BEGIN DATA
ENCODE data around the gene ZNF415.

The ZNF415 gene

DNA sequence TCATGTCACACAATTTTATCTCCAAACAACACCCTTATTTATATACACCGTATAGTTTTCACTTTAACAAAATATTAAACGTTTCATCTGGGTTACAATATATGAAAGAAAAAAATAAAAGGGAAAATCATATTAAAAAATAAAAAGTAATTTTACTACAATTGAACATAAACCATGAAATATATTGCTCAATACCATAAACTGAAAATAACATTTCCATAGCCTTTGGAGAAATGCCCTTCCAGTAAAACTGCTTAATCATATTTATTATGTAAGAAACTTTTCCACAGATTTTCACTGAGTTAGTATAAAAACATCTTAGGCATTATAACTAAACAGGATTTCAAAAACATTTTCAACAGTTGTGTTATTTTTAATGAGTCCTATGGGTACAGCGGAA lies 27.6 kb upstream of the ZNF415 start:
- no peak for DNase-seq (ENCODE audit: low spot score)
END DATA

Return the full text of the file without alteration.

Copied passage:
ENCODE data around the gene ZNF415.

The ZNF415 gene

DNA sequence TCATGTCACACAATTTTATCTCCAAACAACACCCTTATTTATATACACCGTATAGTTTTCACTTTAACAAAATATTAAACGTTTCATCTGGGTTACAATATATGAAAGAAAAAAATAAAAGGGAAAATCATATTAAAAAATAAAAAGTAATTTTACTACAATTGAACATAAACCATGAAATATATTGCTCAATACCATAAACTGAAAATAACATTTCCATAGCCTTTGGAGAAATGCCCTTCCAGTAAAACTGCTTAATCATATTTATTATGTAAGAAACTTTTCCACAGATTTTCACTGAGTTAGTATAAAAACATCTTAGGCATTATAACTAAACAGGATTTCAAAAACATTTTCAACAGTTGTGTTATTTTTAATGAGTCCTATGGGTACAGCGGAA lies 27.6 kb upstream of the ZNF415 start:
- no peak for DNase-seq (ENCODE audit: low spot score)